She had been staring into the darkness up to then, but now she was looking right at me. "I don't know why Calvin is so sure of you, but I don't think you're behind this. So no, I'm not going to let them shoot you. Even if you give me a reason to think you were involved between now and then, I want evidence before you could be killed."

Pollock watched me for a moment longer. I couldn't tell if that answer satisfied her. The next load of metal was hauled up to us, so she hopped to her feet without another word.

Hours later, the horizon was just starting to so signs of light when Cassanee called again. I had to explain we still weren't ready. Pollock wasn't sure the wiring would hold up and was trying to reinforce and insulate it.

"No choice," was Cassanee's reply. "They're starting to stir. Will scatter soon, hunting again. We have to move before then."

Pollock overhead that. "I'm still uncertain this will work, and I can't risk testing it because I'm positive it won't work twice. And if it fails, your friends are going to try killing me."

There was silence from the other radio. I wondered if Calvin was arguing patience, but I doubted it. He'd either be impatient or nervous, and want it over with either way. I doubted Pollock's well-being mattered to Cassanee, and I understood why, but I still hoped she cared, at least a little. She wanted this to work, I was sure of that.

The radio crackled back to life. "Can't wait, but we'll take the long way. You'll have to be ready."

Calvin added, "Have the grenades ready just in case little buddy, or this could get real ugly."

The radio went silent again, and Pollock and I noticed everyone there had heard. Some of them looked excited, but most of them looked scared. Pollock didn't say anything, just went back to work. And I went back to doing what I could to help.


The Amilgars were beginning to move around. Lots of what sounded like grumbles, jostling each other. The few late sleepers would suddenly spasm, and then they were up. I might have wondered about that, but it had been an unpleasant night.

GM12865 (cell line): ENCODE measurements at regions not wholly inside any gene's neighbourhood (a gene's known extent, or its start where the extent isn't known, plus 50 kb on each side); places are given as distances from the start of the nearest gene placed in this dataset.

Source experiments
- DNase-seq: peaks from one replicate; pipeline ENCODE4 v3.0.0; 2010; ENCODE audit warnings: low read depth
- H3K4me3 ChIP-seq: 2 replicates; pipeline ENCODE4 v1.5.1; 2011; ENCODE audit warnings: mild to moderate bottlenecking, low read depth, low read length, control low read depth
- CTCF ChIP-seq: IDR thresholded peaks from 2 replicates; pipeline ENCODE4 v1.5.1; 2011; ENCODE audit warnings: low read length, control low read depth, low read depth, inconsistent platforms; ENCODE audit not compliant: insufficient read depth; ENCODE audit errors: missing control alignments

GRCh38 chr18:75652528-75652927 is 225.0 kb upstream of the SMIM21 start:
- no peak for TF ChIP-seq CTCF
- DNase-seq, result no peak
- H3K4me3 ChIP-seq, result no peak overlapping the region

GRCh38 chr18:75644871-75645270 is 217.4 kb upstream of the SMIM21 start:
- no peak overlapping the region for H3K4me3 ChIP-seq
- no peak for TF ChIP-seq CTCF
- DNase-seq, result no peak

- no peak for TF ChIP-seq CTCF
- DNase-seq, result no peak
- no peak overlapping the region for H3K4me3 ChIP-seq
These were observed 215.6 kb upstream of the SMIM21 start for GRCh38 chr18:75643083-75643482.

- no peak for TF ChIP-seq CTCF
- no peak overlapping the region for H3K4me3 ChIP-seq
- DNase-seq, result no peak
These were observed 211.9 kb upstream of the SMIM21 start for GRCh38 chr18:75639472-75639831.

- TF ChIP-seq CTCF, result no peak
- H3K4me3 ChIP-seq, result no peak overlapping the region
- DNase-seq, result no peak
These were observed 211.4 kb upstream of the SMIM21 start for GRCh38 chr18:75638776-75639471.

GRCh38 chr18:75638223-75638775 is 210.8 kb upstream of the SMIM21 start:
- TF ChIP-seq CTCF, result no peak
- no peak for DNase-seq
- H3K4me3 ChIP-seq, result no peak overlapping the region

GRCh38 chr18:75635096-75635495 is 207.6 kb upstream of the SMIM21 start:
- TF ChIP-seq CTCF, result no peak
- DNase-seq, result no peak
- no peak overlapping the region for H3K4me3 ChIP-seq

I had considered using bug spray, indifference having proven ineffective, but was worried the smell would carry. I hadn't gone to the bathroom for the same reason. I was glad I hadn't drank more water yesterday, at least, even if that wasn't a smart idea. I hadn't slept well, my jangly nerves waking me up every time I would start to drift off. It got worse the closer to dawn it got. Cass had looked calm the whole night, sitting back against a tree quietly, even sleeping occasionally. The conversation over the radio had made her tense, though. We had to get them chasing us, but delay reaching our destination. Without dying in the process, hopefully.

"You have a circuitous route in mind?" She gave me a look. "I'm not going to be able to keep up if we both run for our lives, so I need to know where I'm going ahead of time."

She shook her head. "We stick together." A pause. "You think I'd abandon you?"

"There's a lot at stake, and I never got the impression I was your favorite person. And if it turns out I'm wrong and Pollock's behind this, she's a problem of mine that became a problem of yours."

She watched me steadily. "You chose to help. That matters." Topic apparently closed, she turned back to the camp and moved forward in a crouch. I got as low as I could and followed. More and more Amilgars were up and about. At least they'd know we took the rocks. It'd be ridiculous to do this and have them fail to notice. A few were sniffing around the edge of the camp, grabbing something then stuffing it in their mouth. And when we were thirty yards out, one of them raised their head and locked eyes with us.

I was about to freeze, hoping they wouldn't see us, but Cass was up and moving, so I followed. She was in the middle of them in a few bounds and went straight for the sacks, grabbing two without breaking stride. That got their attention and there were a lot of alarmed shrieks and I charged through and hoisted the other sack onto my shoulder. One of them tried to bar my way and I semi-nimbly side-stepped him.

OK, really our shoulders clipped each other and I went spinning off to one side. But I maintained my footing and kept going. When another reached for the bag I was carrying, Cass clocked him upside the head with one of the ones she was holding. Not heavy enough to stun him, but he backed off for an instant and we were out the other side of their camp, hauling our bags of goodies away like Bizarro Santa Claus.

We hustled downslope to a ravine, then followed it rather than try to climb the opposite slope. Cass was making easy progress, each step landing surely to propel her forward. Despite the rocks, downed trees, limbs, and spider webs, it seemed as though she never broke stride. I wasn't so nimble, but I was doing OK. The terrain was familiar enough and I'd run through stuff like this before. Just so long as I focused on what was ahead of me, and not what was behind.